Trevor Cahill was Oakland's presumed staff ace, but numbers indicate otherwise.
This year’s Academy Awards featured blockbuster film Moneyball nominated for numerous Oscars, including Best Film. The Brad Pitt portrayed Oakland Athletics general manager Billy Beane exemplified both an audacious general manager and a rebel fighting a proven system.
But while Moneyball might have been a winner in the box office, it remains a question whether or not Beane’s bargain basement statistically approved squad will be winners on the field in 2012. With the front office dealing highly touted staff aces Gio Gonzalez and Trevor Cahill, as well as closer Andrew Bailey, East Bay Area sports fans pondered if the team was committed to winning at all this season.
However, Beane’s seemingly brazen moves might guide the A’s back to contention in 2012. Former All-Stars Gonzalez, Cahill and Bailey were certainly the team’s pitching nucleus, but it takes just a basic comprehension of sabermetrics to understand why they weren’t efficient players. Let’s examine.
In 2010, Trevor Cahill was seemingly one of the most dominant pitchers in the majors posting an 18-8 record with a 2.97 ERA and a WHIP of just 1.11. Cahill earned his lone All-Star recognition as well as Cy Young votes in his breakout campaign. 2011, on the other hand, was a nightmare for Cahill. He saw his numbers inflate to a dismal 4.16 ERA, 1.43 WHIP and just a 12-14 record.
So did Cahill just have an off year or was 2010 a fluke? Well, sabermetrically, Cahill’s 2011 regression was predictable. BABIP, a sabermetric statistic that measures opponents' batting average for balls hit in play, serves as a red flag for one-year wonders. Maintaining a consistent BABIP is near impossible as a ball in play is out of the pitchers control. An abnormally low BABIP indicates that the pitcher experienced a great deal of luck in a given season, and vice versa.
Cahill’s 2010 BAPIP was an astonishingly low—his .224 BABIP was the lowest in the majors. To go along with that indicator, his DIPS, another sabermetric measure that shows what a pitchers ERA would be minus fielding factors, was a profound 4.36, almost a run and a half greater than his 2.97 ERA. Numbers never lie, his ballooned 4.16 2011 ERA doesn’t look as absurd as expected when his BABIP increased to .291 last season.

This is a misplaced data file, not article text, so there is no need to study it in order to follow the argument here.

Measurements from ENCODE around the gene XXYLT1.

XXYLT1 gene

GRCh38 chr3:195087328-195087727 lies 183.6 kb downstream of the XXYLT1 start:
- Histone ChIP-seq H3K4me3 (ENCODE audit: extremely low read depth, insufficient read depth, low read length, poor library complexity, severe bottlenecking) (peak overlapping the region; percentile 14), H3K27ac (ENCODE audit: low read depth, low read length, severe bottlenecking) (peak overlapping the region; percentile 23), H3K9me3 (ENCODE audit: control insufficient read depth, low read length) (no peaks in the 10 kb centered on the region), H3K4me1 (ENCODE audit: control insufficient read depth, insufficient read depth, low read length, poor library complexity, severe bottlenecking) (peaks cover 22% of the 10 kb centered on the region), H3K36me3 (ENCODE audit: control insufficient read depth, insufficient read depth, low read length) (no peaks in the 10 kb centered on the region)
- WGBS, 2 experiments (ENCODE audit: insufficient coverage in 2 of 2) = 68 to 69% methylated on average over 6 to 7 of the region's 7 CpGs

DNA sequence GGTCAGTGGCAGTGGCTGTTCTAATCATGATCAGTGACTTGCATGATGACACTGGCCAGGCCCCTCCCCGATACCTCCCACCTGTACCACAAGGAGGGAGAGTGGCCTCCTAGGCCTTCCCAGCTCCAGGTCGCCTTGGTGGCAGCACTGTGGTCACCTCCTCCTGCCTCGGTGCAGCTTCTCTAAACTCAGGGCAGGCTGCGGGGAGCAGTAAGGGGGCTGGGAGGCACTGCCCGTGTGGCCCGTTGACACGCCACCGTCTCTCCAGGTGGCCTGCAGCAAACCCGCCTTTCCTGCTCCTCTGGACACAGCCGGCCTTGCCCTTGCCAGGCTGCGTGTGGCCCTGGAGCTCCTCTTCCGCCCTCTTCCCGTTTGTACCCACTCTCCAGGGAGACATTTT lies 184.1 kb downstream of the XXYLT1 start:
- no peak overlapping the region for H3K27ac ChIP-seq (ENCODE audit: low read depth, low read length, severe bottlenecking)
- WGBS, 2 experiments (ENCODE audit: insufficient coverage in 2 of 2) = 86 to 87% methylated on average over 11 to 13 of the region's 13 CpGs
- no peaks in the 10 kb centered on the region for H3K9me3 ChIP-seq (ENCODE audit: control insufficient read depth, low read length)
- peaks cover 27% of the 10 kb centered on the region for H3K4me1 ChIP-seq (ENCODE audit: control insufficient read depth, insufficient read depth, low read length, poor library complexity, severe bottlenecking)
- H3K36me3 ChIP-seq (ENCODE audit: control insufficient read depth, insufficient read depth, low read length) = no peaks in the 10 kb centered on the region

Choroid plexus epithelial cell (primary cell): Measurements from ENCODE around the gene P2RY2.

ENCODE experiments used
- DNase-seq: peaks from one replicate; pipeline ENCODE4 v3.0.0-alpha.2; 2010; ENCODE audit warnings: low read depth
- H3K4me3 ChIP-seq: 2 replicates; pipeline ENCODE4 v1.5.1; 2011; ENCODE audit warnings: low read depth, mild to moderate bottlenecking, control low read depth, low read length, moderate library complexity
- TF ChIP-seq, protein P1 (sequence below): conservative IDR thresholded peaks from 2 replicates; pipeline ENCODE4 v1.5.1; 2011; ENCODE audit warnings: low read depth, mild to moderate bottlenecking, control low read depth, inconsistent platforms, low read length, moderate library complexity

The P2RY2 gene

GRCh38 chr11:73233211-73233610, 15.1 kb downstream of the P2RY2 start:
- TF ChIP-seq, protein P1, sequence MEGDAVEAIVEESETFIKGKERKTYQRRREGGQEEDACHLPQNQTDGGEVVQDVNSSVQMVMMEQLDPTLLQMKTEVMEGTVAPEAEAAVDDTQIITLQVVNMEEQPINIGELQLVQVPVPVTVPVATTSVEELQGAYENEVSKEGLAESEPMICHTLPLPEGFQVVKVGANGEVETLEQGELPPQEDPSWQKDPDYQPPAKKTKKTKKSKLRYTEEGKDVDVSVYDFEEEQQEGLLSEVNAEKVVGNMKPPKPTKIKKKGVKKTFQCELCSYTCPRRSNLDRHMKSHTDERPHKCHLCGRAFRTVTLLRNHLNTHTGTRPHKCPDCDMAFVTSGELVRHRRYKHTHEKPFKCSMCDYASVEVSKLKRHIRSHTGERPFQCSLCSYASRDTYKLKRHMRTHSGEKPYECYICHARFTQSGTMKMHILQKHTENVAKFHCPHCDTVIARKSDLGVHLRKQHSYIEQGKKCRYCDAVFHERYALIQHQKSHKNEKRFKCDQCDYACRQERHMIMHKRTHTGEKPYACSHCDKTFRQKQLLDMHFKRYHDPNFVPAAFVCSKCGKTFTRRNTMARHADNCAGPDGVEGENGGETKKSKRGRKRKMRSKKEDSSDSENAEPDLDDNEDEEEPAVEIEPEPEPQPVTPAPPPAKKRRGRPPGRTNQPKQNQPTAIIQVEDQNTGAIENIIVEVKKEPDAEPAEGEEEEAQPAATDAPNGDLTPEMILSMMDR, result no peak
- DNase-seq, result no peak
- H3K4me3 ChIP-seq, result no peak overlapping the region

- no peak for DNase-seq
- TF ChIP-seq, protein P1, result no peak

Gio Gonzalez presents a similar case. While he fared much better than Cahill in 2011, earning a 3.12 ERA with a moderate .279 BABIP, his DIPS in 2011 was significantly deviant from his ERA at 3.79. Since DIPS is often used as an indicator of the pitcher’s raw ability, moving Gonzalez makes sense. He’s unlikely to repeat or improve on his ERA in the future, and the A’s were smart to move him while his stock was high rather than waiting around like they did with Cahill.
Andrew Bailey presents a different case. His 9.0 K/9 ratio makes him a very efficient closer. However, his injury woes have forced the reliever to appear in less than 50 games the past two seasons, which has traumatized his wins above replacement ratio—a measure used to indicate a single player’s influence on the teams number of wins. In 2011, his WAR dropped to a strikingly low .9, down from 2.4 in 2010 and 3.9 in 2009. As productive as Bailey is on the mound, he just isn’t healthy often enough to aid the team to wins.
So, while it may have appeared as if Beane was selling off players for the future, "Moneyball" is still in full swing by the bay. Baseball analysts shouldn’t be so quick to write off the A’s in the competitive AL West, despite the blockbuster moves by division rivals Texas and L.A.
Moneyball gives Beane and the Athletics a shot, but it could get the shaft in 2012 like it did at the Oscars. A’s fans can only hope.